Tuesday, 16 October 2007

Vale Bill Impey

The Family Law Section of the Law Council of Australia has announced the unfortunate death of Bill Impey.

Bill was one of Melbourne’s most experienced and respected senior Family Law practitioners. He was a founding partner of Kennedy Wisewoulds and had over 30 years of professional experience in the family jurisdiction, and had been an Accredited Specialist in Family Law since 1989.

Bill was a member and former Chair of the Specialist Accreditation Advisory Committee, Law Institute of Victoria (Family Law), and a member of both the Law Institute of Victoria Family Law Section and the Family Law Section of the Law Council of Australia.

A funeral service will be held at St Peter and Paul's Church South Melbourne at 2.00pm on Friday 19 October 2007.

Books about stepfamilies

For those in them, stepfamilies can be very challenging, and at their best, rewarding. At their worst- well we all know the story of Cinderella.....

The Australian Institute of Family Studies has published a summary of books about stepfamilies, which will hopefully be a help for those who are interested or in a stepfamily.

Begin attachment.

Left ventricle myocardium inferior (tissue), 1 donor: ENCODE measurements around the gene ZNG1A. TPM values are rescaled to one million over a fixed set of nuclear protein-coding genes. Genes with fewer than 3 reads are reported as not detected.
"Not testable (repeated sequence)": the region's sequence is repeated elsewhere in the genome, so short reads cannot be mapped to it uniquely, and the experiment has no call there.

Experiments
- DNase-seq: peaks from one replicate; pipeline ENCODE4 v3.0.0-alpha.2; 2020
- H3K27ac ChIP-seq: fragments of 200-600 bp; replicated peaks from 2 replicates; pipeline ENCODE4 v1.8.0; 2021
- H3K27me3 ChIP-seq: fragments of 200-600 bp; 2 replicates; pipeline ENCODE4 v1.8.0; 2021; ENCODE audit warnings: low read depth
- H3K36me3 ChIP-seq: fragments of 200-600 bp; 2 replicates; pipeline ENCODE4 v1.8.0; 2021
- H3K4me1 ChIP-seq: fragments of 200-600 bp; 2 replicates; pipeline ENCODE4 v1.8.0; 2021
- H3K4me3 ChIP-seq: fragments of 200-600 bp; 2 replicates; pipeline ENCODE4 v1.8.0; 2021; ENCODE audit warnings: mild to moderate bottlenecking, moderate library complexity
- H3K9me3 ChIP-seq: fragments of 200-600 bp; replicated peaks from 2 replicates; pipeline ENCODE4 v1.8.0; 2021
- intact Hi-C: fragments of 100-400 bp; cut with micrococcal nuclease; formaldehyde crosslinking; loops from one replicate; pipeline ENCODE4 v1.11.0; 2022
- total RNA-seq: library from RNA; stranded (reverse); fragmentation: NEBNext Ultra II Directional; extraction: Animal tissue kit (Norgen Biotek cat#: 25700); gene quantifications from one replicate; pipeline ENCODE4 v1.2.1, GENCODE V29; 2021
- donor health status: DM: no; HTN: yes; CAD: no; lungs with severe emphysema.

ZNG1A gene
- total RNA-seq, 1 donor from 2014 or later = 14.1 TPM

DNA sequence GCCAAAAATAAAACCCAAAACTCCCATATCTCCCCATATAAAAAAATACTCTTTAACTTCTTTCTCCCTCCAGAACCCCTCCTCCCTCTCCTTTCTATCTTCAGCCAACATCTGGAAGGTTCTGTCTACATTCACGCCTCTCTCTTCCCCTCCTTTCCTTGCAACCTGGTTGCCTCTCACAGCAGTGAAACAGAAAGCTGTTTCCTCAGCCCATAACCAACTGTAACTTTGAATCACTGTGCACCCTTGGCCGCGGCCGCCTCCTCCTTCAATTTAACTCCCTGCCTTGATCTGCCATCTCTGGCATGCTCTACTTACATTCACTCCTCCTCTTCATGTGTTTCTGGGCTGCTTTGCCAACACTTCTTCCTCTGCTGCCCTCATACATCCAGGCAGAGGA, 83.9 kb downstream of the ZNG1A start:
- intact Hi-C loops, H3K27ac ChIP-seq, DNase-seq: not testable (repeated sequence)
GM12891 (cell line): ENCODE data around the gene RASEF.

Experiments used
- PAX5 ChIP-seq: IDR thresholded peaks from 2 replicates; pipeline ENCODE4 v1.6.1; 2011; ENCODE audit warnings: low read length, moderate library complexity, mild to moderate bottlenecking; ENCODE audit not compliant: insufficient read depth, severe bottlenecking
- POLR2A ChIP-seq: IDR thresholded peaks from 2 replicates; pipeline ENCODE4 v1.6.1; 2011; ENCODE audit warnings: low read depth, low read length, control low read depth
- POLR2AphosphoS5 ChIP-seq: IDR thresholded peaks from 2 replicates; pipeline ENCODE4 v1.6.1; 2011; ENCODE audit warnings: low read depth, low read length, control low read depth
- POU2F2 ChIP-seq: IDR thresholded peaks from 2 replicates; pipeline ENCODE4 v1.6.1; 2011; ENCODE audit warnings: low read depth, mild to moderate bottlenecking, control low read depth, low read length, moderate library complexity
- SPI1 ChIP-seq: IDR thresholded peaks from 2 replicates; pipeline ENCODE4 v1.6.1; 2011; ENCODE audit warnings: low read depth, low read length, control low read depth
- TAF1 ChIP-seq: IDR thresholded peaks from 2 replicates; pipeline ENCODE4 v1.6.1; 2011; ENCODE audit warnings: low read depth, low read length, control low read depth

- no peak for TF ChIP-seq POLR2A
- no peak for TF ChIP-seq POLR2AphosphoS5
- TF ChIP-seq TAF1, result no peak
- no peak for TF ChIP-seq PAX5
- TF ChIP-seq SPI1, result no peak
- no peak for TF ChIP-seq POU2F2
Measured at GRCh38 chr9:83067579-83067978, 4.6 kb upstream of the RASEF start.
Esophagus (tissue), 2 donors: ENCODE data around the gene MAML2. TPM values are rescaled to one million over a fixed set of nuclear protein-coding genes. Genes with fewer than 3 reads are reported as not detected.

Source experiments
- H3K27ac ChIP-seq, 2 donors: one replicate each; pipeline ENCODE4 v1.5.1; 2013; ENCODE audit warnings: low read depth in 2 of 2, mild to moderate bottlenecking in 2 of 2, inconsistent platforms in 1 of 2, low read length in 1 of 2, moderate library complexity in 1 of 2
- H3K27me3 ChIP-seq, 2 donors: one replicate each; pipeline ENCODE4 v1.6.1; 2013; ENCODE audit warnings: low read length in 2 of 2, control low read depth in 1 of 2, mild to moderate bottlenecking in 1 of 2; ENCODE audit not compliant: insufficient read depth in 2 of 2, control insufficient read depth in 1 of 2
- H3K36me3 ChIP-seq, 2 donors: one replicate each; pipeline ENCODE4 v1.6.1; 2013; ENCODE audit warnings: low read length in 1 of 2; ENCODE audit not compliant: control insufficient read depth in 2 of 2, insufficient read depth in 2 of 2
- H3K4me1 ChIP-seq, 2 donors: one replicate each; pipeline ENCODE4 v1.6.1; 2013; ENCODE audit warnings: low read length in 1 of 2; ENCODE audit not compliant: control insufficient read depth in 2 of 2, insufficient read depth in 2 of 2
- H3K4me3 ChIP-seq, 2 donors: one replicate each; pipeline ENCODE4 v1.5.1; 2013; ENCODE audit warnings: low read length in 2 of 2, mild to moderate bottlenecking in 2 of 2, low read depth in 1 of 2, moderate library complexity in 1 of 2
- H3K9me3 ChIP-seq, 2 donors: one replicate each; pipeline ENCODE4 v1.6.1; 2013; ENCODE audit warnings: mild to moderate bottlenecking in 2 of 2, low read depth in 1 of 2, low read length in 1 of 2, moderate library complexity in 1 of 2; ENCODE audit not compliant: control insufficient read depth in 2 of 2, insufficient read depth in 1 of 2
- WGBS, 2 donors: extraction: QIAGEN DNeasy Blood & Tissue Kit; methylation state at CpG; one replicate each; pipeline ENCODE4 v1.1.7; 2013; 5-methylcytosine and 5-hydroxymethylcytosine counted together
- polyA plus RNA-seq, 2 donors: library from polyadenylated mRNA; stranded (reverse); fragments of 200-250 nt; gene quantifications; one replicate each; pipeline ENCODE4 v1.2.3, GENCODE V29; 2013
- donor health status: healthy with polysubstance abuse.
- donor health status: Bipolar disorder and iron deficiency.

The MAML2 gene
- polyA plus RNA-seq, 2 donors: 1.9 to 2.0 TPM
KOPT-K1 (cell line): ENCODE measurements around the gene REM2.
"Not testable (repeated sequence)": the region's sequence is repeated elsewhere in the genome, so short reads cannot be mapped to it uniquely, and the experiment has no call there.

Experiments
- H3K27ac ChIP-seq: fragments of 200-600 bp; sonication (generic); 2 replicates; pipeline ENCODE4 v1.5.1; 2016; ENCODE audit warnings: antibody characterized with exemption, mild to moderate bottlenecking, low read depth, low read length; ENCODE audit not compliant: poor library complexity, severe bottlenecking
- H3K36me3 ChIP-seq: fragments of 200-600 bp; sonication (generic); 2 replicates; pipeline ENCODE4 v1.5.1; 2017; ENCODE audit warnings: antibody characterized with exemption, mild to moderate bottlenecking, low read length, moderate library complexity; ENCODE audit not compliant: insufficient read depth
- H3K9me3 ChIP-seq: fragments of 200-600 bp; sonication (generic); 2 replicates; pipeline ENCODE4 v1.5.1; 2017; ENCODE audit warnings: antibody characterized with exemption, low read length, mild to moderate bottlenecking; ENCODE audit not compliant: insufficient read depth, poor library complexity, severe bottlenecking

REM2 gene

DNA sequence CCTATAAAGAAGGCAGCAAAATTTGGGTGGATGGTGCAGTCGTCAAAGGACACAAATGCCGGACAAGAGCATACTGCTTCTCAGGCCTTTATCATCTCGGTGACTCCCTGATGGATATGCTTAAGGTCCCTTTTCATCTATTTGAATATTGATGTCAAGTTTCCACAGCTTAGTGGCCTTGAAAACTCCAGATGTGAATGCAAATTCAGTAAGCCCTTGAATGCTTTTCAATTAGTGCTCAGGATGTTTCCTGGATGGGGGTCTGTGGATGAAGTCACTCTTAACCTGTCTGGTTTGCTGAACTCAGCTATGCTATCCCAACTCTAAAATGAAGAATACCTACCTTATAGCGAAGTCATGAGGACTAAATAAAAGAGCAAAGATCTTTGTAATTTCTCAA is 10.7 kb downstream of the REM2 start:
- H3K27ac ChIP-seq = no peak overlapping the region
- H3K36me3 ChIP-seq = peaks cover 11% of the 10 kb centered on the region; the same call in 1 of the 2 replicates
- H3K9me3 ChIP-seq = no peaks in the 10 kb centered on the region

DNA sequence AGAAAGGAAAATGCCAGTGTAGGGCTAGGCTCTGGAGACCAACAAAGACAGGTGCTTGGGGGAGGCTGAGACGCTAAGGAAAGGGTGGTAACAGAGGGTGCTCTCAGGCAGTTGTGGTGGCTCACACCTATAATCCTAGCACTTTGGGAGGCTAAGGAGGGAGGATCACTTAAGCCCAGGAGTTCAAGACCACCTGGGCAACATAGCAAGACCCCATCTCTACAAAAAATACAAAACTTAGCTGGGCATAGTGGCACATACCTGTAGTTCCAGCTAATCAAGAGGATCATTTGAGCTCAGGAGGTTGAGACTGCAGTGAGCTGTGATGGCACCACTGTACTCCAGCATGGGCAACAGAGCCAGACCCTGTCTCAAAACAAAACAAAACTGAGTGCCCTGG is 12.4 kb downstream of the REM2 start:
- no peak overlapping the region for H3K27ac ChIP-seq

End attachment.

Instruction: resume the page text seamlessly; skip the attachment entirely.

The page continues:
For the summary, click here.

Federal Magistrates Court: Appointment of New Federal Magistrates

Attorney-General Philip Ruddock announced the appointments of Magistrate Margaret Cassidy and Judge Jillian Orchiston as Federal Magistrates.
“I would like to take this opportunity to congratulate Magistrate Cassidy and Judge Orchiston on their appointments to the Federal Magistrates Court,” Mr Ruddock said.
“Magistrate Cassidy and Judge Orchiston bring to their new positions a wealth of experience and expertise and I wish them every success.”
Magistrate Cassidy practised as a barrister in Queensland from 1994 until her appointment as a magistrate of the Queensland Magistrates Court in 2005.
In private practice, Magistrate Cassidy gained extensive experience in family law and related jurisdictions, together with experience in anti-discrimination law, trade practices, industrial relations, corporations law, taxation law and alternative dispute resolution.